Embryonic stem cells are often called pluripotent due to their remarkable ability to give rise to every cell type in the body, except the placenta and umbilical cord. Embryonic stem cells not only provide a superb system to study early mammalian development, but also hold great promise for regenerative therapies to treat various human disorders. The development of stem-cell based regenerative medicine therapies has rapidly increased in the last decade, with several approaches in studies shown to repair damaged heart tissue, replace cells in solid organ transplantation, and in some cases address neurological disorders.

"This newly discovered role of autophagy in the stem cell is the beginning of further investigations that could lead to researchers and physician-scientists to better therapies to treat various disorders," Yang said.

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Penn co-authors of the study include the first author Yi Xu, a post-doctoral researcher in Yang's Lab, Yang Zhang and Sixiang Yu, also in Yang's lab, Lili Guo and Ian A. Blair of the department of Systems Pharmacology and Translational Therapeutics, Mengyuan Kan of the department of Biostatistics, Epidemiology and Informatics, as well as Juan C. García-Cañaveras and Joshua D. Rabinowitz of Princeton University.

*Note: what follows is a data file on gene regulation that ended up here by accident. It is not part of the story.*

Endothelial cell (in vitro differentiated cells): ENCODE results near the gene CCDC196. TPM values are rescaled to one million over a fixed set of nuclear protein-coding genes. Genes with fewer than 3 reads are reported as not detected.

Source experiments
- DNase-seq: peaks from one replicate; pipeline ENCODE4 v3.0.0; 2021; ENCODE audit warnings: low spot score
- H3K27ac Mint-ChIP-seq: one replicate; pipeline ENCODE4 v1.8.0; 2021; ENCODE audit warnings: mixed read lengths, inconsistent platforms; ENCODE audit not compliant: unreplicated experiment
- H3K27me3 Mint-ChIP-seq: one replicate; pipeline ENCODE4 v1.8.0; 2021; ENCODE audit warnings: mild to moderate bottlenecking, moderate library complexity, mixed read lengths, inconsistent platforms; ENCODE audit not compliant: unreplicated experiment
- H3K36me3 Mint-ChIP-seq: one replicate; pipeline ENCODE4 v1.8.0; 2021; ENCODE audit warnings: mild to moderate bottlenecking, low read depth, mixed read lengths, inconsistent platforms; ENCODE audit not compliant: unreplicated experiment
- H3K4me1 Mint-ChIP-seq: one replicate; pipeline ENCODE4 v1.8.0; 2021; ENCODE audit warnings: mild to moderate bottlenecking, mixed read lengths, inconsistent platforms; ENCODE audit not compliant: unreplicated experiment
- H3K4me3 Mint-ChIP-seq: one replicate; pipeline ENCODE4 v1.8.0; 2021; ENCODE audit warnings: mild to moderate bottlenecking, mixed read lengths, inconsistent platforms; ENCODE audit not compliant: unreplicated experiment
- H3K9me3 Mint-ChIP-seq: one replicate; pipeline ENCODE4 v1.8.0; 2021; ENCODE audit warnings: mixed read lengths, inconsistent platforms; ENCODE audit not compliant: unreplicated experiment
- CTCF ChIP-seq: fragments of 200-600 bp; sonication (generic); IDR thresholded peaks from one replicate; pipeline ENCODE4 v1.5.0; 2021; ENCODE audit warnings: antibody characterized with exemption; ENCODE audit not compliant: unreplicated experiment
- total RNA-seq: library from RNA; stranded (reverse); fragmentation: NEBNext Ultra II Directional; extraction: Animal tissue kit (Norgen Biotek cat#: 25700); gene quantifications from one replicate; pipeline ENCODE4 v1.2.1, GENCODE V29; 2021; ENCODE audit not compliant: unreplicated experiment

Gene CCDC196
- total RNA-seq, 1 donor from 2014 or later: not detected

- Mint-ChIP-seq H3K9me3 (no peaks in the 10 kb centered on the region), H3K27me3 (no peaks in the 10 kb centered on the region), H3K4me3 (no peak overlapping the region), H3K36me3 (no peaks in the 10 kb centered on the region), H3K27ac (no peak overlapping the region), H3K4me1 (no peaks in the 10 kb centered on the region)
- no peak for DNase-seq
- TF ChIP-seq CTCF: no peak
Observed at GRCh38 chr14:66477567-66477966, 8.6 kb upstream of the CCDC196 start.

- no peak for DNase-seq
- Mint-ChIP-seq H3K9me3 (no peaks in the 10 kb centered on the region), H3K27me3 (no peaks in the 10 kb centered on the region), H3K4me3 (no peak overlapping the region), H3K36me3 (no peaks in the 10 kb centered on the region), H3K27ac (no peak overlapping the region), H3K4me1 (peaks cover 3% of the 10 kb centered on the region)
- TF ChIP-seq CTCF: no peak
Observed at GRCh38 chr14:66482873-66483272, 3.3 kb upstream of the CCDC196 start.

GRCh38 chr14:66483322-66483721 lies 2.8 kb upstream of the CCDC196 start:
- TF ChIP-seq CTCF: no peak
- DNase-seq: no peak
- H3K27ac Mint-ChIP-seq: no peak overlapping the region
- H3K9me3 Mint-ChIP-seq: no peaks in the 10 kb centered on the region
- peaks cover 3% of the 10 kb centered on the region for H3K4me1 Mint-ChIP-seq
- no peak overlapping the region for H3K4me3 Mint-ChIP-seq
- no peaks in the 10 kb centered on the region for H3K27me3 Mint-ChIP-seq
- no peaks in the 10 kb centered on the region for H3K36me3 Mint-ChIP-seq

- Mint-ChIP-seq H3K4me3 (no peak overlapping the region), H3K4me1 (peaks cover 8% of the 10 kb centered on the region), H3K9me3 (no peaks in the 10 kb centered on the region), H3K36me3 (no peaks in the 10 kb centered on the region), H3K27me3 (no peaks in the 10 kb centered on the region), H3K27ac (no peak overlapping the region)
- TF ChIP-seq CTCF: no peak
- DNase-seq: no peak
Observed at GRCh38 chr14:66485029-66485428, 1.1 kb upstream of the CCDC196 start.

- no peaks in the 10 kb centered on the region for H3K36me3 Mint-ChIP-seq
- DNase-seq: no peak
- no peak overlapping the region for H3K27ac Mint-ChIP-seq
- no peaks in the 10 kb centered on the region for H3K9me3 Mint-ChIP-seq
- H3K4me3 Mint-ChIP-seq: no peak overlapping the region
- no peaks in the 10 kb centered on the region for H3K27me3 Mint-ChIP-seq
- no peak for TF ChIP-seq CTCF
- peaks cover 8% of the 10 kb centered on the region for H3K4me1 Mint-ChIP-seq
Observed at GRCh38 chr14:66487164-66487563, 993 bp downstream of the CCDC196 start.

The study was supported the National Institutes of Health (R01CA182675, R01CA184867, R01CA235760, and P30ES013508, and the Department of Defense (W81XWH-15-1-0678).

Penn Medicine is one of the world's leading academic medical centers, dedicated to the related missions of medical education, biomedical research, and excellence in patient care. Penn Medicine consists of the Raymond and Ruth Perelman School of Medicine at the University of Pennsylvania (founded in 1765 as the nation's first medical school) and the University of Pennsylvania Health System, which together form a $7.8 billion enterprise.

The Perelman School of Medicine has been ranked among the top medical schools in the United States for more than 20 years, according to U.S. News & World Report's survey of research-oriented medical schools. The School is consistently among the nation's top recipients of funding from the National Institutes of Health, with $425 million awarded in the 2018 fiscal year.

The University of Pennsylvania Health System's patient care facilities include: the Hospital of the University of Pennsylvania and Penn Presbyterian Medical Center--which are recognized as one of the nation's top "Honor Roll" hospitals by U.S. News & World Report--Chester County Hospital; Lancaster General Health; Penn Medicine Princeton Health; and Pennsylvania Hospital, the nation's first hospital, founded in 1751. Additional facilities and enterprises include Good Shepherd Penn Partners, Penn Home Care and Hospice Services, Lancaster Behavioral Health Hospital, and Princeton House Behavioral Health, among others.

Penn Medicine is powered by a talented and dedicated workforce of more than 40,000 people. The organization also has alliances with top community health systems across both Southeastern Pennsylvania and Southern New Jersey, creating more options for patients no matter where they live.

Penn Medicine is committed to improving lives and health through a variety of community-based programs and activities. In fiscal year 2018, Penn Medicine provided more than $525 million to benefit our community.